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DANVILLE, Pa. – New robotic-assisted bronchoscopy equipment will allow Geisinger’s pulmonology team to reach smaller areas in the lung, providing more precision during lung biopsies and the ability to detect lung cancer earlier.
The new system from the company Intuitive, known as Ion, allows for minimally invasive biopsies even when nodules are less than a centimeter in size. The Ion robotic-assisted catheter is an ultrathin, extremely flexible catheter that allows the doctor to examine all 18 segments of the lung, including the peripheral lung — where the system of airways is too narrow for a normal bronchoscope to reach.
“This new technology allows us to get farther out to areas where normal bronchoscopes don’t fit and reach smaller nodules than before, allowing us to diagnose cancer earlier. This improves the patient’s outcome and prognosis substantially,” said Ngoc-Tram Ha, M.D., Geisinger director of interventional pulmonology. “With the robotic assistance, I can navigate the ultrathin scope and I do not have to hold the bronchoscope, which decreases the chance of movement and human error during the procedure. That’s essential when trying to biopsy nodules that are less than 1 centimeter in size.”
During a normal procedure, doctors use the bronchoscope to enter the patient’s lungs through the mouth and down through the airway. The scope can reach into the larger airways to biopsy nodules and lymph nodes, but is unable to get into smaller airways in the periphery of the lung that can be 2 centimeters in diameter or smaller.
Since lung cancer usually begins in the cells lining the very small airways or in the small air sacs in the peripheral lung, obtaining tissue from these areas with the Ion robotic-assisted catheter allows for early detection and a better chance of survival for patients.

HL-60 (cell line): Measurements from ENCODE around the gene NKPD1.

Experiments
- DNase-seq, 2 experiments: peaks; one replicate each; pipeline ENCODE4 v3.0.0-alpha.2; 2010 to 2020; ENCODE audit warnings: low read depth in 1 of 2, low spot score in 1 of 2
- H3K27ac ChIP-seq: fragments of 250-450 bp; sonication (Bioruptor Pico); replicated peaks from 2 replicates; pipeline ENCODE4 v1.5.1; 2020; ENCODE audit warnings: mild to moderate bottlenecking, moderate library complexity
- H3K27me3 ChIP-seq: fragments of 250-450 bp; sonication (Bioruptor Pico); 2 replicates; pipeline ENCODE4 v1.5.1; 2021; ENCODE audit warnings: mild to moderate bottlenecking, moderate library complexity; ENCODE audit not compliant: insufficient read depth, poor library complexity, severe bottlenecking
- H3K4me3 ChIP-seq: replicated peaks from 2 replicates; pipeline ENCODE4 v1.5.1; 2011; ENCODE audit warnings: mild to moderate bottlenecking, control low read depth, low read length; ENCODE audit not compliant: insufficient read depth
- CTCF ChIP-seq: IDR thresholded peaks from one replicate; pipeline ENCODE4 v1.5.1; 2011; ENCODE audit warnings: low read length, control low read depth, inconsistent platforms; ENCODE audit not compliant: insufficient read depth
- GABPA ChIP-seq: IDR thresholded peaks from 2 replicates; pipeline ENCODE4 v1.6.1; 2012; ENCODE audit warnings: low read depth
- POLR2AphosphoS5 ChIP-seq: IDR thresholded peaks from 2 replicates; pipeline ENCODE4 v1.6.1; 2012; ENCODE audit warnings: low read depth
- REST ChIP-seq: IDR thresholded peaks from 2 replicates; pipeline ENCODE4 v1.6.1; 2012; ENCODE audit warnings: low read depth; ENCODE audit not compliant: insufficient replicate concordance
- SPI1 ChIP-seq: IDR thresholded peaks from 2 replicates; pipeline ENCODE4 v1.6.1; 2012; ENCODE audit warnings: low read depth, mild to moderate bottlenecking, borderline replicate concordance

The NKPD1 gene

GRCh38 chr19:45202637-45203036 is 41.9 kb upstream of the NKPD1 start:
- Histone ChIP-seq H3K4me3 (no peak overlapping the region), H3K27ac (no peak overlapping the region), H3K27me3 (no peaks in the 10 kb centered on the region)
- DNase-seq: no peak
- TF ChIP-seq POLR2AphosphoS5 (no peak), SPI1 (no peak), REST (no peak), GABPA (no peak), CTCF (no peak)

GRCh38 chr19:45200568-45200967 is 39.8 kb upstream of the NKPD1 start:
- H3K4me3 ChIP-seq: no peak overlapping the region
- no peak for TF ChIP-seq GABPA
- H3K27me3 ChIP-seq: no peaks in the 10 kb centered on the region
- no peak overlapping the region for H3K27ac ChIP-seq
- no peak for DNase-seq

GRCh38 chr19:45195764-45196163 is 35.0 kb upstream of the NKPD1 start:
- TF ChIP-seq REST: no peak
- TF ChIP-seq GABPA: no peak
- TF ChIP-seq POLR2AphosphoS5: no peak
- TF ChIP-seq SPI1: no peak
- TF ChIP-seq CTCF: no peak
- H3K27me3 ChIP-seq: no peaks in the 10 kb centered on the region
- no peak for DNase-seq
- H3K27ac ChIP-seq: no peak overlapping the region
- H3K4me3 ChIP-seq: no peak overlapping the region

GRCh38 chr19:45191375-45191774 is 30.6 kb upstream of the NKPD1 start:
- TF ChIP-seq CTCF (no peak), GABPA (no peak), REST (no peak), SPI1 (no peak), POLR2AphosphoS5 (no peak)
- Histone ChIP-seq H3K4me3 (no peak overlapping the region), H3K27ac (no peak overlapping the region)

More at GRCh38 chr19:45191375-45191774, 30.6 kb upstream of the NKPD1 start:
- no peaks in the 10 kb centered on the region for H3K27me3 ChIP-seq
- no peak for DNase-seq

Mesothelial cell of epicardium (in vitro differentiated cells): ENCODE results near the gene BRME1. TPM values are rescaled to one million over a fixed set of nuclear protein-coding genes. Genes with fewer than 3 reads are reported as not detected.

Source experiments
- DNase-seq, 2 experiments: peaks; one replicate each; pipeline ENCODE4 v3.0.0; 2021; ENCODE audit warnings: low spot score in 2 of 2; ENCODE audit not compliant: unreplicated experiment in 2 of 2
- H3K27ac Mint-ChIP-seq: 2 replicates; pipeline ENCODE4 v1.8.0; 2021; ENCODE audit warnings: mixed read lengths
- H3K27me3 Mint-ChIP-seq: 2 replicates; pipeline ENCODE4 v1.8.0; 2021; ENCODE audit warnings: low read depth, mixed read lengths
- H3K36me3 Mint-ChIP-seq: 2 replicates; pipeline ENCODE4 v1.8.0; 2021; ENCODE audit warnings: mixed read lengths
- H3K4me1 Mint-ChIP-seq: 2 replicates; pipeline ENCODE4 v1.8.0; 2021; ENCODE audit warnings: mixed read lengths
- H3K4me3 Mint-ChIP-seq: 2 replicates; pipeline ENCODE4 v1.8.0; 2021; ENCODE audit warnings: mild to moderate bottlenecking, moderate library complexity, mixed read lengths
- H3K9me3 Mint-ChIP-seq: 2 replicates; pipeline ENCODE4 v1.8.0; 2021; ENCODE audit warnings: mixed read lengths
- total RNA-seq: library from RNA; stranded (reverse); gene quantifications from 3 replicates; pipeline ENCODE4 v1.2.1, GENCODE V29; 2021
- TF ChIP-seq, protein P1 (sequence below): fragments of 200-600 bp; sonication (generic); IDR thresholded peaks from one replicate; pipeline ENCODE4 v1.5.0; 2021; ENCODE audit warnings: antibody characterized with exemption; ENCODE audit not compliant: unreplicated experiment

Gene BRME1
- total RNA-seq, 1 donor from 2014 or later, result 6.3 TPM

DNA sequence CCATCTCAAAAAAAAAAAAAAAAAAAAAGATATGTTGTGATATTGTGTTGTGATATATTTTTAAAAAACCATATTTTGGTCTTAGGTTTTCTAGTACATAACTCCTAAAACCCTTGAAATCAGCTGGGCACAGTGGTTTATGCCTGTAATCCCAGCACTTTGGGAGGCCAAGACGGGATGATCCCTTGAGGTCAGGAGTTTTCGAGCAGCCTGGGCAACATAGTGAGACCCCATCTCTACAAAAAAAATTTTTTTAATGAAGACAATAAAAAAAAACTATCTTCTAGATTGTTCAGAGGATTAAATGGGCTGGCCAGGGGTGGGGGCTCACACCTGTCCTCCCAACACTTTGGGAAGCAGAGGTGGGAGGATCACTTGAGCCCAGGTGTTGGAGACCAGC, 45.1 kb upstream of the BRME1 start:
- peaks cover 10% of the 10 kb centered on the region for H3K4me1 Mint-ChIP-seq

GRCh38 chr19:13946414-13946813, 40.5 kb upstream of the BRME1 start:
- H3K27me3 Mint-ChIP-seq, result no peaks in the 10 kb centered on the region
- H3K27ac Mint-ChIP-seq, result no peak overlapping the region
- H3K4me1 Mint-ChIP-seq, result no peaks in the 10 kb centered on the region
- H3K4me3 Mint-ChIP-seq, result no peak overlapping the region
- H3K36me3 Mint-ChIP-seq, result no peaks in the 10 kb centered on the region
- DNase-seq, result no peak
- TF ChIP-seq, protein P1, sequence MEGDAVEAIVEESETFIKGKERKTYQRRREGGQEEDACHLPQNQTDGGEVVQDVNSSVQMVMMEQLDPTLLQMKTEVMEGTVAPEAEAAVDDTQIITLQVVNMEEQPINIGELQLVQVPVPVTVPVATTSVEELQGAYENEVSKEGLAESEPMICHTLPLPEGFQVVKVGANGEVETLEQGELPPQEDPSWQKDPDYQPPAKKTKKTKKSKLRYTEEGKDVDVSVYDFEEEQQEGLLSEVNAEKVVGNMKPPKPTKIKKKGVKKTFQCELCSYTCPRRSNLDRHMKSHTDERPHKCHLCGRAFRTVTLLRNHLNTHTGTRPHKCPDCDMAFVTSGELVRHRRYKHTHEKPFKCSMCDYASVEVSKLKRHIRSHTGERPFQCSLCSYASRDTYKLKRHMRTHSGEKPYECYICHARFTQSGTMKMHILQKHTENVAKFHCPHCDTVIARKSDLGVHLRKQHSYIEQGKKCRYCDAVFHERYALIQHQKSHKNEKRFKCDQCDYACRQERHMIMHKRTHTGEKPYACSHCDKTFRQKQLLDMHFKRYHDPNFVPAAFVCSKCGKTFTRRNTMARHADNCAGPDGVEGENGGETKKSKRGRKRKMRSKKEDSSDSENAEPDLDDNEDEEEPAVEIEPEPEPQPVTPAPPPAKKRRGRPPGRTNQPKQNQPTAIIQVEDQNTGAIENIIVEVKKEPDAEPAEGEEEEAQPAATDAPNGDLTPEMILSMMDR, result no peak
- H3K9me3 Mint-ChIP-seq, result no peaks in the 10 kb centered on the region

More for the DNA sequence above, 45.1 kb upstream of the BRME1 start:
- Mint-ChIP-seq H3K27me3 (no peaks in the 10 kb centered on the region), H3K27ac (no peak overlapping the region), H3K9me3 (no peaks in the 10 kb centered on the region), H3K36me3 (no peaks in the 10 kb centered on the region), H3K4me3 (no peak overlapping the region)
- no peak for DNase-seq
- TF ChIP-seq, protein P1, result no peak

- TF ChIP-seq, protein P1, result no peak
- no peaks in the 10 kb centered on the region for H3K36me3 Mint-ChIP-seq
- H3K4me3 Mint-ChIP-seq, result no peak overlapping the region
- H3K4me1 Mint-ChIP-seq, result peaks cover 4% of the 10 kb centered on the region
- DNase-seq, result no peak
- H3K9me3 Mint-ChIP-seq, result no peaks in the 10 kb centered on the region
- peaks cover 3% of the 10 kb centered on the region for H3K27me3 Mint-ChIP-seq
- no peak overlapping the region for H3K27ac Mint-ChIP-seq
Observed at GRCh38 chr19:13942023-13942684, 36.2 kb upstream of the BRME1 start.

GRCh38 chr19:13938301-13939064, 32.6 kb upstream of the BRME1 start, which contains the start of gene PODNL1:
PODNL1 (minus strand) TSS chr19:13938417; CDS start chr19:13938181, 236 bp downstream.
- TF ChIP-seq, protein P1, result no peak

Heavy smokers between the ages of 55 and 80 should be screened for lung cancer. Anyone who has quit smoking in the past 15 years should have a lung cancer screening as well. A low-dose CT scan can help catch the disease early when it is more treatable and curable.
Make an appointment for a lung cancer screening through your primary care physician or through MyGeisinger. 

About Geisinger
Geisinger is among the nation’s leading providers of value-based care, serving 1.2 million people in urban and rural communities across Pennsylvania. Founded in 1915 by philanthropist Abigail Geisinger, the nonprofit system generates $10 billion in annual revenues across 126 care sites — including 10 hospital campuses — and Geisinger Health Plan, with more than half a million members in commercial and government plans. Geisinger College of Health Sciences educates more than 5,000 medical professionals annually and conducts more than 1,400 clinical research studies. With 26,000 employees, including 1,700 employed physicians, Geisinger is among Pennsylvania’s largest employers with an estimated economic impact of $15 billion to the state’s economy. On March 31, 2024, Geisinger became the first member of Risant Health, a new nonprofit charitable organization created to expand and accelerate value-based care across the country. Learn more at or follow on Facebook, Instagram, LinkedIn and X.


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Mike McMullen
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